Steinberg's latest interface features a generous complement of I/O options, flexible foldback and a fully fledged monitor controller.
The UR28M desktop audio interface sits in the middle of Steinberg's range, with the simple CI series below it and rackmounted units in USB 2 and Firewire variants above. It could be argued, however, that this is the most versatile interface of the collection, being one of an emerging breed of interfaces that incorporate a monitor controller. This selling point will no doubt win it many friends, in particular those who require multi-channel monitoring capabilities.
In outline, the UR28M boasts two 'combi' mic/line/instrument inputs, two further line inputs, six line outputs and S/PDIF I/O. A stereo two-track input on 3.5mm mini-jack is also included as part of the monitor controller and is routed directly to the first pair of analogue outputs. Two headphone sockets are provided, and can be fed by independent foldback mixes, complete with onboard DSP 'comfort' effects for the performer. No MIDI connections are present, though, and these seem to have fallen by the wayside to reserve back-panel space for audio connections.
Out of the box, the unit appears to be sturdy, and the controls are positive and durable, as you would expect with hardware from the Yamaha family. The desktop case and large volume knob help to identify the interface as part monitor controller and the top-panel layout is highly intuitive. Rubber feet are installed underneath the case, but the review model unfortunately refused to sit flat on any surface. With one of the feet levitating consistently a few millimetres above the desktop, it quite literally rocked! This is slightly frustrating, and hopefully is a one-off peculiarity related to the construction of the metal base. Power is supplied to the interface by means of a 12V external adaptor.
In addition to the volume knob, the top panel is populated by various illuminated switches for monitor control. These include useful mono mix, mute and dim switches — features common to any quality monitor controller — and others that determine the source being monitored and the active pair(s) of outputs. In the middle, two pairs of meters display input and output levels, with the input meters alternating between pairs 1/2 and 3/4 via software control. Each meter comprises only four LED segments, which is perhaps a little too coarse for accurate level setting during tracking. Still, such compromises are to be expected at this price, especially when you consider the other controls that have also been packed into the case.
The left-hand side of the panel houses controls for the first two inputs. A high-impedance switch is provided for instrument-level signals, as well as a pad switch, which reduces input sensitivity by 26dB. Phantom power is applied globally to inputs 1 and 2, and 60dB of gain is available to each preamp. Additionally, a high-pass filter can be applied to each input, but this function has to be enabled in the software control panel. Helpfully, though, the filter cutoff frequency can be varied in preset increments between 40 and 120Hz. At the bottom left of the panel there are volume pots for the two headphone outputs.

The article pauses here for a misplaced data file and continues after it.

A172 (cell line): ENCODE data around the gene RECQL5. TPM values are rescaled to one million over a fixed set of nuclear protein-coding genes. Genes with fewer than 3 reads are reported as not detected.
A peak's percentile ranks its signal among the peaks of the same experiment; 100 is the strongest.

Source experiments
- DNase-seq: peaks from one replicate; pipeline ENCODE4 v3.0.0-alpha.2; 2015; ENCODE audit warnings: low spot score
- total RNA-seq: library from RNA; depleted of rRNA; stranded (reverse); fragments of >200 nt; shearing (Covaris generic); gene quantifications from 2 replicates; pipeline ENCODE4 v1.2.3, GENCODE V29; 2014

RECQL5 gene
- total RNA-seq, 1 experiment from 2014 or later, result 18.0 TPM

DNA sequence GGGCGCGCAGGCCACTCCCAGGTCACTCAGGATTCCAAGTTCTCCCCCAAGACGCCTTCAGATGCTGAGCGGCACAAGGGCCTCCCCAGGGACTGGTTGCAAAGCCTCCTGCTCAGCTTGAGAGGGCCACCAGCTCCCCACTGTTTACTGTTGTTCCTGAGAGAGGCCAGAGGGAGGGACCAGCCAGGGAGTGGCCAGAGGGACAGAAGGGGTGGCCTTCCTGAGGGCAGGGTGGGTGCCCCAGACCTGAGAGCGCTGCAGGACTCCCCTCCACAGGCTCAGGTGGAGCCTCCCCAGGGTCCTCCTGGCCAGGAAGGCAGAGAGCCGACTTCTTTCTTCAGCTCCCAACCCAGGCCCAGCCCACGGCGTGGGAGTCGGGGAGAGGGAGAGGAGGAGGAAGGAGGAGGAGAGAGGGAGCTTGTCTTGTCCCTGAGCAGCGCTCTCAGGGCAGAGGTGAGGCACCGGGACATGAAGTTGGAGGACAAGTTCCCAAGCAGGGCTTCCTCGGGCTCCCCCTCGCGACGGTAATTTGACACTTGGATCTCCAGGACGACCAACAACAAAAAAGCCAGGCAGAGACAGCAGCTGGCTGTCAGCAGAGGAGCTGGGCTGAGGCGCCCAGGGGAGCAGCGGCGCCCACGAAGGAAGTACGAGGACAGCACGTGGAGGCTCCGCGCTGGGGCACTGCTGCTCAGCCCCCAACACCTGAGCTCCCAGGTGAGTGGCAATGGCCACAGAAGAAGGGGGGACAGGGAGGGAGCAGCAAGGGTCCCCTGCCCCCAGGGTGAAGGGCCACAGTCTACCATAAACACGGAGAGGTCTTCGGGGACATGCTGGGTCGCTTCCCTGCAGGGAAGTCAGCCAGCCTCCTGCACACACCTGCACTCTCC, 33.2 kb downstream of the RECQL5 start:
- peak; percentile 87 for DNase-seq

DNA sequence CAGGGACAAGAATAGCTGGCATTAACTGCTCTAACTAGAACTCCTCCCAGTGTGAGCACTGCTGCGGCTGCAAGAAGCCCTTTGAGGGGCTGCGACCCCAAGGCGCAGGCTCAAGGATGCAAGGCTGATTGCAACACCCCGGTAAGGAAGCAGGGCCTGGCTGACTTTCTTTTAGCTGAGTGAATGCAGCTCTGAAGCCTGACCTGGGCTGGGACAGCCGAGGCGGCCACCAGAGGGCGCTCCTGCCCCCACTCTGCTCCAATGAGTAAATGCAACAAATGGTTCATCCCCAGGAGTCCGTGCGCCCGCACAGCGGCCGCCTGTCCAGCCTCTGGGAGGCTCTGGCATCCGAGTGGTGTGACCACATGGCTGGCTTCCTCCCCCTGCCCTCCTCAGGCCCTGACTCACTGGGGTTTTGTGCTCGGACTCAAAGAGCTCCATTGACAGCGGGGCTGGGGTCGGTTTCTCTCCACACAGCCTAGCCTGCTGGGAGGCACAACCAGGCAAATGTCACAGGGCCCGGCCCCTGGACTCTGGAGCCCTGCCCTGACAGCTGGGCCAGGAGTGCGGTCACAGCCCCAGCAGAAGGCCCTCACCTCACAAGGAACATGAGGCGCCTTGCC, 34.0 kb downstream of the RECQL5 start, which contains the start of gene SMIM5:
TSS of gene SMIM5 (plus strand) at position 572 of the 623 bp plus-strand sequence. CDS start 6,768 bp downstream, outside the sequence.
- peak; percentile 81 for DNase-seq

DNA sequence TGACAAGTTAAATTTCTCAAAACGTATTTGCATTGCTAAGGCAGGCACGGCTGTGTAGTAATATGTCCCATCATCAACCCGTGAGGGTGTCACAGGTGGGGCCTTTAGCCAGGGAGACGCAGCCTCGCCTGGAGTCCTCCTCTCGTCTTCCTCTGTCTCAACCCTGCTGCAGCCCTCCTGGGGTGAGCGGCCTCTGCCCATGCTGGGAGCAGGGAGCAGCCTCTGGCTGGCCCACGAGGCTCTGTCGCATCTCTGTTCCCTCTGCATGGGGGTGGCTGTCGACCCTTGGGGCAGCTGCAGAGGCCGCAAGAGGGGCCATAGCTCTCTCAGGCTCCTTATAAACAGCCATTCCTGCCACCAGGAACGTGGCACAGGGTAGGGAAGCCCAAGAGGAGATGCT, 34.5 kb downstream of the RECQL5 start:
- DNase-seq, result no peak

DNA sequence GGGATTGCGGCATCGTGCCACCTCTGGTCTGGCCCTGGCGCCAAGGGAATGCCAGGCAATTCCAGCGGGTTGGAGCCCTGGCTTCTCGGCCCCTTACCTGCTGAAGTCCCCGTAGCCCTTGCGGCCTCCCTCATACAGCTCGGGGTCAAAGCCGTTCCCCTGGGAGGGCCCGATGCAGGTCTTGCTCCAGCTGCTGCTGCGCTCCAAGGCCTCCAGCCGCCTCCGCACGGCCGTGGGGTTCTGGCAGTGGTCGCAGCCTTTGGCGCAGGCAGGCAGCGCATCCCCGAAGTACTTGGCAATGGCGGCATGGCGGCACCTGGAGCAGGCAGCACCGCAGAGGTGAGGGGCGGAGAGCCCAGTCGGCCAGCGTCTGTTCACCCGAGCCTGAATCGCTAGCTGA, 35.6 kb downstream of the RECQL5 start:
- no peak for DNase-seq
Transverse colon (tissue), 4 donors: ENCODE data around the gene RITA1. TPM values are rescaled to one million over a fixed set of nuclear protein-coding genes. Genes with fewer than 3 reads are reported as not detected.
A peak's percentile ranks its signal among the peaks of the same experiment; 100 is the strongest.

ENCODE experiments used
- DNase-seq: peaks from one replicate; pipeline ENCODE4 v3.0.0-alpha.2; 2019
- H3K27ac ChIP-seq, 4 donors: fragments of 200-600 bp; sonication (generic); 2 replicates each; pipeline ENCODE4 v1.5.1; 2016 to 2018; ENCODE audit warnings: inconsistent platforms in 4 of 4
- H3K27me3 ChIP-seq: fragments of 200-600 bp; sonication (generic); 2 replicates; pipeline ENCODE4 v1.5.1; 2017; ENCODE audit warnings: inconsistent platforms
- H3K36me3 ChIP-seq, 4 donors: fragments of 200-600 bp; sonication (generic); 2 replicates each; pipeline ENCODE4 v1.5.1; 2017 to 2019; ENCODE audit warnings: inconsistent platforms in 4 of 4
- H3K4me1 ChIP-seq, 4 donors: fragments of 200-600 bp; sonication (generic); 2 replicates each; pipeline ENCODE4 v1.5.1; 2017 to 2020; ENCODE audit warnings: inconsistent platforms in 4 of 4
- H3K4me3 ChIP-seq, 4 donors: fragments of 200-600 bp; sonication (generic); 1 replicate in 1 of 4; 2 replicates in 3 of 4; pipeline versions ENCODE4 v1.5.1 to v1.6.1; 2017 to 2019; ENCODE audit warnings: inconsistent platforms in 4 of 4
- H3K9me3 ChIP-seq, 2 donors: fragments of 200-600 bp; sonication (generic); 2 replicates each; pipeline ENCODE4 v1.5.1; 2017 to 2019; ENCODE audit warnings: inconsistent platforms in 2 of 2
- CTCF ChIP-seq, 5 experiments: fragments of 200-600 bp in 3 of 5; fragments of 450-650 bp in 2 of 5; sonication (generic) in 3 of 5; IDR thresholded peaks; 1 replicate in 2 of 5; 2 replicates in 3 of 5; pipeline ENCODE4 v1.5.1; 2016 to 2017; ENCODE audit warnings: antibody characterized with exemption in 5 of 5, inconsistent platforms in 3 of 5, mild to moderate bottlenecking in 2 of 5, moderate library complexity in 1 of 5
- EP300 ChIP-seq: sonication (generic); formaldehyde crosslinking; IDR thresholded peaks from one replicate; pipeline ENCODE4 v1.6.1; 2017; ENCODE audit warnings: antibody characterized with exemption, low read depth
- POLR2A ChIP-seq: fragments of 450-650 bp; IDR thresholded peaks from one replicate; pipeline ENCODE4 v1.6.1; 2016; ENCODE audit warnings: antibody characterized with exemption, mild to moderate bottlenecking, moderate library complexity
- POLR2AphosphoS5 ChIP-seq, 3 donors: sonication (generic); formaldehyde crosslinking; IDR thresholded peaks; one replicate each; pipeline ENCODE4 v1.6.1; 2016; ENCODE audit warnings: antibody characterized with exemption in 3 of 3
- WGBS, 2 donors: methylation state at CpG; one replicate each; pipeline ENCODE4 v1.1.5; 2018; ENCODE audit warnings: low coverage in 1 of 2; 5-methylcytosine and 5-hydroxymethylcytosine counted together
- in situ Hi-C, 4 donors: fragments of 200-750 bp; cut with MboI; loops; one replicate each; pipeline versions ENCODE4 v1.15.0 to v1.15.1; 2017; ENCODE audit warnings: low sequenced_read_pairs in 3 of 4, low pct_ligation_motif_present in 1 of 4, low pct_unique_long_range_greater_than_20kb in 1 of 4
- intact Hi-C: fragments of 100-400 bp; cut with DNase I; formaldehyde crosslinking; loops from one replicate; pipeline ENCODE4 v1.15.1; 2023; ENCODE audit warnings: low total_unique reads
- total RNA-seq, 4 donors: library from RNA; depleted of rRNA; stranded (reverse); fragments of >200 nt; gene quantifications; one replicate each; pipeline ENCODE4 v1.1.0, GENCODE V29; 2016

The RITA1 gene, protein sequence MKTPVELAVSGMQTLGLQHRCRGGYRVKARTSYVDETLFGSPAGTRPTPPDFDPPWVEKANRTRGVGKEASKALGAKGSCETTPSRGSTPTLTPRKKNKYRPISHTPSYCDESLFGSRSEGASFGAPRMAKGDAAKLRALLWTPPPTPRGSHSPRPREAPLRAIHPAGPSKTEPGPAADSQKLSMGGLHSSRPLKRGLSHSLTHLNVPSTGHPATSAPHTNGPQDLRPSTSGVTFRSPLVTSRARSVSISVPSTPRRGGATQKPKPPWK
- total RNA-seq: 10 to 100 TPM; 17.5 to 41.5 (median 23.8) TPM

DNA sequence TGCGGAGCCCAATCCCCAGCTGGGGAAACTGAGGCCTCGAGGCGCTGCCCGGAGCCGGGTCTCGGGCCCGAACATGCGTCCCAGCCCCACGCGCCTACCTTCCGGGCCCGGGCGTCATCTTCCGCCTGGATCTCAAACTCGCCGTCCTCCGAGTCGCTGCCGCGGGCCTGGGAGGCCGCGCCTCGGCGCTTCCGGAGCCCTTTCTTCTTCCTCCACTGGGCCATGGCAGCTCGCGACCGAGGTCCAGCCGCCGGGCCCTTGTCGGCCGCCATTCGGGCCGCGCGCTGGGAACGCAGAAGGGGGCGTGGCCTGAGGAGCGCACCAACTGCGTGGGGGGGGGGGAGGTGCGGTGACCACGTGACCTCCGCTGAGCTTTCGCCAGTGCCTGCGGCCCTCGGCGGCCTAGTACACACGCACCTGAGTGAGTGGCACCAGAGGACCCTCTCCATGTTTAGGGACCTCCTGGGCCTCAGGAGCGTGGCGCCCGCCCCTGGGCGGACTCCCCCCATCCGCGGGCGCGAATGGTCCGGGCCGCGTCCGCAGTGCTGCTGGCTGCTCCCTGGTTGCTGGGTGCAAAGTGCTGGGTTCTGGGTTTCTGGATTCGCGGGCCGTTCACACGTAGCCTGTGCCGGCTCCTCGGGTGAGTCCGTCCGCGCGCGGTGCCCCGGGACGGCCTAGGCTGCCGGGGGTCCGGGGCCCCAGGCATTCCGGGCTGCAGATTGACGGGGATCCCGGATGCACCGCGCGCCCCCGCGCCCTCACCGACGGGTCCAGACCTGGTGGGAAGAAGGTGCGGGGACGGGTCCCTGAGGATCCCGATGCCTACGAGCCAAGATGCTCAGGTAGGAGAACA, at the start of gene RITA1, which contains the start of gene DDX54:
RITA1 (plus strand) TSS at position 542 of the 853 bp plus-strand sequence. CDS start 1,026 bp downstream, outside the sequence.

Installation involves a relatively large number of steps, and with tea at the ready I first took the opportunity to download the most recent 'Tools for UR28M' package from the Steinberg web site (which includes the driver, documentation files and all software apart from Cubase). Additionally, a firmware update was required to resolve an issue with switching sensitivity level on line inputs 3/4. This is also available on the support page of the web site and is straightforward to apply.
Steinberg's entry-level Cubase AI 6 is bundled with the UR28M for recording duties. It provides up to 32 audio tracks, 48 MIDI tracks and a range of basic native effects plug-ins. Installation itself is fairly painless, but users must register and then authenticate the software with a code from the 'eLicenser Control Center' within 28 days, to ensure permanent functionality. This process is somewhat fiddly, but worthwhile, since AI boasts a fairly respectable feature set and can be easily expanded with freeware VST plug-ins.
Aside from the Cubase stock effects, two additional VST plug-ins are included, and these are software versions of the hardware DSP effects that can be added to foldback mixes. 'REV-X' is a reverb with a sophisticated array of parameters that has been ported from Yamaha's digital mixer range, and the 'Sweet Spot Morphing Channel Strip' sports a compressor, three-band equaliser and a not-so-catchy name. Before use, the plug-ins have to be activated by launching the installed 'eLicenser Control Center' application and entering the serial number supplied on a licence card.
To put the UR28M through its paces, I recorded a variety of instruments using Cubase AI. Before the recording could start, some Cubase audio preferences needed to be set in order to enable inputs and outputs and to set the buffer size. I also enabled direct monitoring in the audio preferences, so the zero-latency monitoring feature could be utilised.
In use, the preamps supply plenty of gain, smoothly and with no apparent noise. The mains hum I've experienced using my clip-on condenser mics with some audio interfaces that have external power supplies was not present here, but a grounding screw is supplied on the rear panel, for tackling such problems if they ever occur.